BDSM on the Web: Where There’s Still Profit in Pain

May 22, 2014 1:00 PM PST

CYBERSPACE — At face value the proliferation of BDSM and fetish-themed websites appears to be a boon for webmasters, but getting into the pain game requires a lot more than slapping down some rough content.

Webmasters looking to cash in on what seems to be an ever-increasing interest in BDSM sites may be in for a bit of a shock.

Although the market is humming with new sites, blogs and conferences popping up regularly – thanks to the ad nauseum popularity of the “Fifty Shades” phenom that shows no signs of ending anytime soon — it’s not enough to simply gather some bondage content and watch the fetish folks beat a path to the door.

The BDSM niche today requires some keen massaging. Sites like DDF Network’s has added a glamour model angle, while — that claims it approaches extreme topics in a safe way —  drills down into a micro niche that operator Stewart explains at first blush might seem to be very extreme pain based content, but in fact it is porn for women aimed at showing the sexual catharsis many women feel when using the power of an orgasm to overcome feelings of self-doubt, stress or other negativity. “The result is a site that appeals to both hardcore BDSM extremists and very casual softcore porn curiosity seekers as well,” he said.

This kind of laser focus is essential in the burgeoning yet restrictive market segment that’s being embraced more and more with fans worn out by over-saturated vanilla and free Internet porn.

Even the big guns need to dance to the tune of change. founder Peter Acworth told XBIZ that revenue from BDSM recorded content on the Internet is slowly decreasing for the fetish giant, a trend that started a few years ago despite the company’s efforts to revive sales and reduce costs. “The profit margins are not what they used to be,” Acworth said.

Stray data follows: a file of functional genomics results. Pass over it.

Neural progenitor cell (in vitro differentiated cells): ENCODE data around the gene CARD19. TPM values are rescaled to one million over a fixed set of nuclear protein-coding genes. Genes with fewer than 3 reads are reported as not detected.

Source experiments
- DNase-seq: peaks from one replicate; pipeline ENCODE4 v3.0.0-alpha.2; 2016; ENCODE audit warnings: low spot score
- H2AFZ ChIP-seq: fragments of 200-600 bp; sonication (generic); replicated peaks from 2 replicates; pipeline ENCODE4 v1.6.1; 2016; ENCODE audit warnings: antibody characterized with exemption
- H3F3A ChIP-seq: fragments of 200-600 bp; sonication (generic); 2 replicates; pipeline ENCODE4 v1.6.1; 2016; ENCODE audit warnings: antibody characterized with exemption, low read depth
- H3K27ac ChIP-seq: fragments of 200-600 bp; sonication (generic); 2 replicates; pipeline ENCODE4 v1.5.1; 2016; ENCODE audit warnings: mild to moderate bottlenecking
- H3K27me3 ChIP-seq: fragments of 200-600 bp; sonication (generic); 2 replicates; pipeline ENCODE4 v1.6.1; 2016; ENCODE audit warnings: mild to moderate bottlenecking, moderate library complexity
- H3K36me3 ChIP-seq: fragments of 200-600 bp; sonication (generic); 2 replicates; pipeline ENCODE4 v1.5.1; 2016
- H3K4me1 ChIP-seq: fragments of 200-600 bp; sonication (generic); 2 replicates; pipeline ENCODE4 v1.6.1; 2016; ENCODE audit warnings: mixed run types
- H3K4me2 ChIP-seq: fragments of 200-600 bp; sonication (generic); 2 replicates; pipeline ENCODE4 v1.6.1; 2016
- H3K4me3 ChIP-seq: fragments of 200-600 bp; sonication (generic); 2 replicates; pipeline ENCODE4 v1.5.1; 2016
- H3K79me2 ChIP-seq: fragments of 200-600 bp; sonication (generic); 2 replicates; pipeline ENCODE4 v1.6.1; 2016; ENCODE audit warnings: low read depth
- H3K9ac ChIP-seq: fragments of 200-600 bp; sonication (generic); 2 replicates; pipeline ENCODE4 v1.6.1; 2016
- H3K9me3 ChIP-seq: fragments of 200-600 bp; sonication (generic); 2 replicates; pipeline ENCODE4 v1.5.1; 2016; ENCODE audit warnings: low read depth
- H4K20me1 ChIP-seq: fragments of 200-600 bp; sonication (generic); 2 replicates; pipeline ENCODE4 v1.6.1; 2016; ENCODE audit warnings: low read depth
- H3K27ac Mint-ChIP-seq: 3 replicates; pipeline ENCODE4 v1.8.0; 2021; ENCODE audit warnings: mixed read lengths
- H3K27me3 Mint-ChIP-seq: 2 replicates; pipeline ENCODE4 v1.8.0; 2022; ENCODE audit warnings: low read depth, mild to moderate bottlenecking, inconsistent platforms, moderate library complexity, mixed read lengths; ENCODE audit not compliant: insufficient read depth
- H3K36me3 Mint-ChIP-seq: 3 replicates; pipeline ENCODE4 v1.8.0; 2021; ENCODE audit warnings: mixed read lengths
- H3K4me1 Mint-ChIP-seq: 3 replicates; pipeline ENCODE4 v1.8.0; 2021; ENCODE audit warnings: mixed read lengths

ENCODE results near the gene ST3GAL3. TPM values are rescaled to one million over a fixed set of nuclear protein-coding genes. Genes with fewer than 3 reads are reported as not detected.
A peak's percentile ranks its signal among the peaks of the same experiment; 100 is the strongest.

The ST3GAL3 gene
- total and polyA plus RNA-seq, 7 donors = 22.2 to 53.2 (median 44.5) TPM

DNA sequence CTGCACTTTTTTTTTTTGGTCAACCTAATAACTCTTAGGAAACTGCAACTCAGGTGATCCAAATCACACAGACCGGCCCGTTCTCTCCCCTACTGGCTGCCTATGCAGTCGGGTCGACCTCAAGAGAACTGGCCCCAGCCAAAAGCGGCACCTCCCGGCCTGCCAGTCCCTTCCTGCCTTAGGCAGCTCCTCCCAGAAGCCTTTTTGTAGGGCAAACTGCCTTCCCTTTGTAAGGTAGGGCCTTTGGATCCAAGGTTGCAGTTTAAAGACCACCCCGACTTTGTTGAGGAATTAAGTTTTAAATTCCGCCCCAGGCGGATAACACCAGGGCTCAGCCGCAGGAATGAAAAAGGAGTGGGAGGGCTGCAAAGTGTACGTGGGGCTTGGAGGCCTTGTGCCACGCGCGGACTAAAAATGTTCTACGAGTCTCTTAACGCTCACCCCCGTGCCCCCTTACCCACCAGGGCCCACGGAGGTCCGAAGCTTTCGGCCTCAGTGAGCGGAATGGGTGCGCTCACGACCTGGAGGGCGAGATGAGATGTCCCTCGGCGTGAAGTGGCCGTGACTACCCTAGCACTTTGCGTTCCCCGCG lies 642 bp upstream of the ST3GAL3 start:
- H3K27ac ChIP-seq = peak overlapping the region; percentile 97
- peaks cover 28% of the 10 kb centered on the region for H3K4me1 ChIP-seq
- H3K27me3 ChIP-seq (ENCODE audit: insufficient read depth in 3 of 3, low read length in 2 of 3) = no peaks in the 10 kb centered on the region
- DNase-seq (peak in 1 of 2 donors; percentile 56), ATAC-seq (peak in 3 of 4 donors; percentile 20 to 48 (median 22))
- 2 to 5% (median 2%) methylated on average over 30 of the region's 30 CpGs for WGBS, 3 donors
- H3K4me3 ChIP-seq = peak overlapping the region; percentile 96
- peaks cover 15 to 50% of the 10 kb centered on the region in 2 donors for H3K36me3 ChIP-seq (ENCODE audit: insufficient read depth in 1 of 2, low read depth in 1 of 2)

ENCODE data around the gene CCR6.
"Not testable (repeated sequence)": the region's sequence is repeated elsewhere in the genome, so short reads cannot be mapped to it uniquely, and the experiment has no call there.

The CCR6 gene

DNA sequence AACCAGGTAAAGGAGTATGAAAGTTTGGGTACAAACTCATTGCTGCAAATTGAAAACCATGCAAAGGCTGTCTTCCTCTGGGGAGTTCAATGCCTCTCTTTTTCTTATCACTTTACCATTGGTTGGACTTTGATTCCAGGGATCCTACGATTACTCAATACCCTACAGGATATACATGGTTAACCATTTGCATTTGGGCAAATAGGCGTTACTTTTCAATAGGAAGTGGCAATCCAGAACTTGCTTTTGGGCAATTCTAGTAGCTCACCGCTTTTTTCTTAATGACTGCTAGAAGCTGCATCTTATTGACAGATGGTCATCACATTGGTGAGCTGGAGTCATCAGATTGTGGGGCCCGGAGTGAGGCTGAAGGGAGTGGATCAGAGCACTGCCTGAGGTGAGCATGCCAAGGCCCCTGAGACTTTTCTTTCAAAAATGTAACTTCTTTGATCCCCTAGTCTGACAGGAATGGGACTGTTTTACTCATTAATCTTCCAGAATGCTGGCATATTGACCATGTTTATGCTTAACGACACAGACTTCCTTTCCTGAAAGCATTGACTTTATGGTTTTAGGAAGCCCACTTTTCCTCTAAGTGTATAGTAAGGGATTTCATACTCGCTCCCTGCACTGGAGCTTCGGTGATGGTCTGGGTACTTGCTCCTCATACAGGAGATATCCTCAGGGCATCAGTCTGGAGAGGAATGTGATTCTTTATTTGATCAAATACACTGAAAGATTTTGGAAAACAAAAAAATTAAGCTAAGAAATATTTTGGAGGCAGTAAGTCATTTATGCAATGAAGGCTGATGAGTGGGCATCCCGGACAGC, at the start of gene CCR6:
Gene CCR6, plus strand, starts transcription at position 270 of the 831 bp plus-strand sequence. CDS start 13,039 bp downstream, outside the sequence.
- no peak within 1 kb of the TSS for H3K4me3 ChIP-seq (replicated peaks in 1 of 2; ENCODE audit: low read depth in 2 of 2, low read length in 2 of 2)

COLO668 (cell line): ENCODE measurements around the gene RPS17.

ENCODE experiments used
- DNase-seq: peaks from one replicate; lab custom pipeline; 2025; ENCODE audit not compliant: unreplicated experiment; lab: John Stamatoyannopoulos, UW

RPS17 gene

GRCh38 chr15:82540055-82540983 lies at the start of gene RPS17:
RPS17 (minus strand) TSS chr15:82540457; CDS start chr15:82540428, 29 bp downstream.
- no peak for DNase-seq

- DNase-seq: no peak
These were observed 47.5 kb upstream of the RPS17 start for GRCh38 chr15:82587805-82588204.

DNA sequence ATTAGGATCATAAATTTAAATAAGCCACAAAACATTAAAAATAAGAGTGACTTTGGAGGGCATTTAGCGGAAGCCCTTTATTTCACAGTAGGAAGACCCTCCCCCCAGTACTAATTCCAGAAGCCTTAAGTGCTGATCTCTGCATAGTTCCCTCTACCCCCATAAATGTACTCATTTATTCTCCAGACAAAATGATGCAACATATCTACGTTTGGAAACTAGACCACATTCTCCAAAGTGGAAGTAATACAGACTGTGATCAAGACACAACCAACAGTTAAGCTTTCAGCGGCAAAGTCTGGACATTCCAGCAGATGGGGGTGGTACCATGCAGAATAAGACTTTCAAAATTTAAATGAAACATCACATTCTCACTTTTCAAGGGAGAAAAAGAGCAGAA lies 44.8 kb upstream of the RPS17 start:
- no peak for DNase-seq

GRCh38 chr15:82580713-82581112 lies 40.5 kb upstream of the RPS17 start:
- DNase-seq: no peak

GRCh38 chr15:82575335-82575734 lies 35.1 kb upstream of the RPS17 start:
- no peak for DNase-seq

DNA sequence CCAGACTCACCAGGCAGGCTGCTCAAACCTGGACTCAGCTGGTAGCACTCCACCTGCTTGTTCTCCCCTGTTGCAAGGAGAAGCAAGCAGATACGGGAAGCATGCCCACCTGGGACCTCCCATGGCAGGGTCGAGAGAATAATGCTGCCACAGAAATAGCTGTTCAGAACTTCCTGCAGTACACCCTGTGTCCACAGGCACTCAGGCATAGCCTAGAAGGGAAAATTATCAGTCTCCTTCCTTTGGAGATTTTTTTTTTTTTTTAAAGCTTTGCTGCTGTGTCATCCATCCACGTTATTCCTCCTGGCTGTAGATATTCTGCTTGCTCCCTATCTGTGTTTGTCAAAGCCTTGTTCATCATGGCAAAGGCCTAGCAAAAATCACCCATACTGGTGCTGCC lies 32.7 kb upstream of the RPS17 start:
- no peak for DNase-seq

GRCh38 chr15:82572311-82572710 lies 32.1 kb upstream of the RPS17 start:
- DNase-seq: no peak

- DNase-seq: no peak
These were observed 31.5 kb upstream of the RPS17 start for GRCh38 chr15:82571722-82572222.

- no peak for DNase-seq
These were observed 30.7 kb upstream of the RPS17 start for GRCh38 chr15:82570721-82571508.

But Kink has a plan that involves “re-platforming” to reinvigorate sales by including the ability to bundle content arbitrarily (via performer, via tag, etc.) so it will be possible to subscribe or “follow” a performer and receive all of his/her content. Kink will also be tagging all of its content with BDSM toys used, and will be entering the novelty market in a more serious way (i.e. fans will be able to buy items used in shoots), according to Acworth.

And although the knee-jerk reaction by those new to the genre would be to push the limits of content to new extremes in order to titillate new paying customers, Acworth said in fact his company may be “retiring” some of its most extreme lines in favor of appealing to a more mainstream audience.

Kink’s also investing time and effort in, which he said is growing nicely and is expected to continue over the next few years.

Another Internet giant and genre pioneer,’s Colin Rowntree agrees that the current marketplace for BDSM continues to be strong, but it’s "different" than it was just a few years ago.

“Due to a lot of ever-evolving restrictions by the credit card associations on what can and cannot be shown in an S&M film, a lot of the ‘extreme’ content producers found it very difficult to create realistic and compelling BDSM content and moved over into simply "rough sex" genres,” Rowntree explained. The change in some ways has actually decreased competition and has, “thankfully” taken BDSM film making back towards its roots of "safe, sane and consensual,” according to Rowntree.

But some companies are still pushing the envelope — perhaps to get the edge others don’t want to touch. And terms like "slave,' tortured," "humilated," "brutal" and more are often bandied about on a site to lure in customers.